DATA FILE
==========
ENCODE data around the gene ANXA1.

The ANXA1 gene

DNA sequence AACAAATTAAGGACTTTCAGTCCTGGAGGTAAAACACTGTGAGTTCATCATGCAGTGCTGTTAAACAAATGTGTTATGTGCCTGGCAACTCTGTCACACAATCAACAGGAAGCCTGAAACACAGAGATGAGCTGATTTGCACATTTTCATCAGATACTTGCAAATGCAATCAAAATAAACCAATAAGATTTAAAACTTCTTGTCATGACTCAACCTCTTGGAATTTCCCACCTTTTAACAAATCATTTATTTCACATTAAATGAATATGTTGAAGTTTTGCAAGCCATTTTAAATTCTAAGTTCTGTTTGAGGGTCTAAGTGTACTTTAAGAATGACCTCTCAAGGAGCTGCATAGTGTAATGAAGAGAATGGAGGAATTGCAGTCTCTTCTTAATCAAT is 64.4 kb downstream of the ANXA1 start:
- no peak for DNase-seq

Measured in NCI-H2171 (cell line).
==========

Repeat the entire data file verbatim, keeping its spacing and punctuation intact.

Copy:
ENCODE data around the gene ANXA1.

The ANXA1 gene

DNA sequence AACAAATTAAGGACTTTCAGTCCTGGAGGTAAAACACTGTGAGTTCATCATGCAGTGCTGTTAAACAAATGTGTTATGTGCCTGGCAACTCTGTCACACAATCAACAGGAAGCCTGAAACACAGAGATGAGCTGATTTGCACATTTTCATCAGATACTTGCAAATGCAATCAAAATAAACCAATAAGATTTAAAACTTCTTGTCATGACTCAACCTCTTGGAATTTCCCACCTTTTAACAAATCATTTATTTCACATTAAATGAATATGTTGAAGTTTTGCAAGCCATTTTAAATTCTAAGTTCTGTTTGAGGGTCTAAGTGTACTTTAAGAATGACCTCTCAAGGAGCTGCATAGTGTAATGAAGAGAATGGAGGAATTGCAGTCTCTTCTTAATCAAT is 64.4 kb downstream of the ANXA1 start:
- no peak for DNase-seq

Measured in NCI-H2171 (cell line).